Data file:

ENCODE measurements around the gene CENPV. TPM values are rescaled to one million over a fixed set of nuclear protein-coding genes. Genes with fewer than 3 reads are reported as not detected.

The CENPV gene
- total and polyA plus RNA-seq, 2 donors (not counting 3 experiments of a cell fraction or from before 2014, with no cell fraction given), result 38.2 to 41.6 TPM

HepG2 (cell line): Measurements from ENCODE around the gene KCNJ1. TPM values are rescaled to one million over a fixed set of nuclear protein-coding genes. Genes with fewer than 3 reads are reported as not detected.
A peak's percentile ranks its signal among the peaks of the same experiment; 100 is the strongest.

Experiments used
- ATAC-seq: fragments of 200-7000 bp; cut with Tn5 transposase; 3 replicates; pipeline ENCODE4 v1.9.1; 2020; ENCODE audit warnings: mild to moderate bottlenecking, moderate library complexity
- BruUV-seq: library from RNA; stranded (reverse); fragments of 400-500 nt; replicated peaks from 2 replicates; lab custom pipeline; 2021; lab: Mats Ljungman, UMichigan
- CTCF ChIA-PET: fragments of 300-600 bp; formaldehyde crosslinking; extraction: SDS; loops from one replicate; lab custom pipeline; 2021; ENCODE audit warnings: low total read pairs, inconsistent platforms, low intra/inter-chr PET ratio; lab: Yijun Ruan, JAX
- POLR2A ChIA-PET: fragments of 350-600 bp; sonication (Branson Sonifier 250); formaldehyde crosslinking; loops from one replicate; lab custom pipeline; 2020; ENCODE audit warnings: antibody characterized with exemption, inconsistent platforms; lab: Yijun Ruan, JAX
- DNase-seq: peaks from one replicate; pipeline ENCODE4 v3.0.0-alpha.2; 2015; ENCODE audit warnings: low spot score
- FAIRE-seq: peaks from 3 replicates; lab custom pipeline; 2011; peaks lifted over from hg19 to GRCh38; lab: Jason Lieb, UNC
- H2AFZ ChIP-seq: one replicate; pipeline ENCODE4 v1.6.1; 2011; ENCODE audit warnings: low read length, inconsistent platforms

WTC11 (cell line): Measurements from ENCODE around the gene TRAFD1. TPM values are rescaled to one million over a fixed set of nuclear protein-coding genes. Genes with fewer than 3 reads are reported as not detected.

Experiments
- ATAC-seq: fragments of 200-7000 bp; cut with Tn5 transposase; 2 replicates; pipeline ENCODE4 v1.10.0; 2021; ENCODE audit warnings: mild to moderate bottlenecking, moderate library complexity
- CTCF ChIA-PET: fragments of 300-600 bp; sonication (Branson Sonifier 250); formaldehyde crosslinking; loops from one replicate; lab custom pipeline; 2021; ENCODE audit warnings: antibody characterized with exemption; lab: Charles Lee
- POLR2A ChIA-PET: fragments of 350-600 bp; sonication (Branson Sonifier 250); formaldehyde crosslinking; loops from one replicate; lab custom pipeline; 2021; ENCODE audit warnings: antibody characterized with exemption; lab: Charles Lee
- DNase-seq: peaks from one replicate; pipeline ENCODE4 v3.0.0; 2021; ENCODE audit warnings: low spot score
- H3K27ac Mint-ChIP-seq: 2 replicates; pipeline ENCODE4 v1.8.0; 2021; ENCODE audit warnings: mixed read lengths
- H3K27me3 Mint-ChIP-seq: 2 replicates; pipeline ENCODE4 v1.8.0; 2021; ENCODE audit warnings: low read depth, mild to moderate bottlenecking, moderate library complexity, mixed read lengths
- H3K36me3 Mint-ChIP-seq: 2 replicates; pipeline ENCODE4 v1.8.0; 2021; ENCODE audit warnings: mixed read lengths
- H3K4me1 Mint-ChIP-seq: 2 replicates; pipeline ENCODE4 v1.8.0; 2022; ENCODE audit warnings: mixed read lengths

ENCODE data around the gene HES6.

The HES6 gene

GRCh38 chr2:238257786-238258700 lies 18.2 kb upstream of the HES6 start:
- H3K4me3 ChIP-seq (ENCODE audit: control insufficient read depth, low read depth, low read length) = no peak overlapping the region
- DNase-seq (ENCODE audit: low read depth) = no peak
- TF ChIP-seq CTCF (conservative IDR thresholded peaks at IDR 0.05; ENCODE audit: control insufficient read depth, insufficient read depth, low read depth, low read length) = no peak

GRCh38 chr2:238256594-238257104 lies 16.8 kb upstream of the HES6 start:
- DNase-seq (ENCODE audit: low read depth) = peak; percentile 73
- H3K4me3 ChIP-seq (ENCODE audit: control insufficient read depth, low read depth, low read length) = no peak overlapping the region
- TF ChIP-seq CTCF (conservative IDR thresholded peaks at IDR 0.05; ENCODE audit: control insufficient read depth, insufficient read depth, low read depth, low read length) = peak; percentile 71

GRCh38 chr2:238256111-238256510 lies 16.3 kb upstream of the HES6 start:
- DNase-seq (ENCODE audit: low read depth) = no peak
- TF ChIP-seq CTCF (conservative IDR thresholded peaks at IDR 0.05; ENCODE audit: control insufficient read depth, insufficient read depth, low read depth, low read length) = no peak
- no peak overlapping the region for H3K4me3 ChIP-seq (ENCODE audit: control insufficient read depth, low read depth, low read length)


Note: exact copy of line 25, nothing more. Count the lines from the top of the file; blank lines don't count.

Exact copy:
The HES6 gene